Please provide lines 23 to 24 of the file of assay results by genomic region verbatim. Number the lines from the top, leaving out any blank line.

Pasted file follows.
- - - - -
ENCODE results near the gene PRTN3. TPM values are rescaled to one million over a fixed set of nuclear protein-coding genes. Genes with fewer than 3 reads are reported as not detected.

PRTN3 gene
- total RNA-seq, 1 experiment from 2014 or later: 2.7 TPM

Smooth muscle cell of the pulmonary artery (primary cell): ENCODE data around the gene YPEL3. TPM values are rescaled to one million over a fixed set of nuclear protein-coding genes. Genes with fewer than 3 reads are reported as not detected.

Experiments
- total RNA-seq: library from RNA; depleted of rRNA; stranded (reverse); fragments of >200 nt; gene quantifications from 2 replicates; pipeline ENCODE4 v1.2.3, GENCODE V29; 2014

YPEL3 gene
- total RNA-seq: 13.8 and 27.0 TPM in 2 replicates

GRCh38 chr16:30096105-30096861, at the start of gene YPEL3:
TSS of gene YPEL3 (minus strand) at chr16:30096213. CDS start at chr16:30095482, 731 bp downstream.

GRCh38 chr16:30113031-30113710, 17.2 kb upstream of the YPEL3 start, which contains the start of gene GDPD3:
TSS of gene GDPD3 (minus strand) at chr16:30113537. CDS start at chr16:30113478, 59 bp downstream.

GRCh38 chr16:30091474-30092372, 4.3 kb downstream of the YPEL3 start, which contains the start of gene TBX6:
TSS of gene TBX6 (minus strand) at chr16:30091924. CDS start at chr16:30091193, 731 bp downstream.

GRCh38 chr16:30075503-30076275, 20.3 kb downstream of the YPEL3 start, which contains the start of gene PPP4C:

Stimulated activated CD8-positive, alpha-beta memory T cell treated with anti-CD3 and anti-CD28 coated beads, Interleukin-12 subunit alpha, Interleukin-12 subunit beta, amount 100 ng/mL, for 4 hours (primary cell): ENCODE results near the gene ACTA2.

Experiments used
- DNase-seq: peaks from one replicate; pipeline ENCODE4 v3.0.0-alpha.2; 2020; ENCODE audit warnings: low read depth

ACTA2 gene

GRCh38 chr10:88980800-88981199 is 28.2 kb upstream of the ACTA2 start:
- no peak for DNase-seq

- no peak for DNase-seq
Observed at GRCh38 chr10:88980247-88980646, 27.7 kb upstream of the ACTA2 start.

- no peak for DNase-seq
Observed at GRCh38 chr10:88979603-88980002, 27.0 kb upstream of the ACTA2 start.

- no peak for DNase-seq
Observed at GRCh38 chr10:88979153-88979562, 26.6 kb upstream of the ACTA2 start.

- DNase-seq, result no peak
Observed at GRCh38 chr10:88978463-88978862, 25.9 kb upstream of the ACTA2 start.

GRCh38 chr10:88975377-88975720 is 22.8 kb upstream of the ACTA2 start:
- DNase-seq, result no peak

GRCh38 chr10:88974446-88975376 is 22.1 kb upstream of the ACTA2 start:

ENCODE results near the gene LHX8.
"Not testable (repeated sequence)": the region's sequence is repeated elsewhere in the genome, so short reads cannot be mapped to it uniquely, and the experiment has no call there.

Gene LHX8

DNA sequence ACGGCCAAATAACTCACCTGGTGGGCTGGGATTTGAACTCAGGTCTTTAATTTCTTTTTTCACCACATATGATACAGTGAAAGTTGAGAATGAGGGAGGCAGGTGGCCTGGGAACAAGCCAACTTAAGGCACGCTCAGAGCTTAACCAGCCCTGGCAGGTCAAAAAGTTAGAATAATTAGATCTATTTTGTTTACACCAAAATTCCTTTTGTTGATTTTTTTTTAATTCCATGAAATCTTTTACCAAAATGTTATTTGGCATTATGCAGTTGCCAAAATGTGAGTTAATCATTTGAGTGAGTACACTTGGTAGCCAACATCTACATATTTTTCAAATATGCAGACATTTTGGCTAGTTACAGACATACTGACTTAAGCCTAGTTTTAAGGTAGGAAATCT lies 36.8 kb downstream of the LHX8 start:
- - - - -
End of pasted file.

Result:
Observed at GRCh38 chr10:88980247-88980646, 27.7 kb upstream of the ACTA2 start.

- no peak for DNase-seq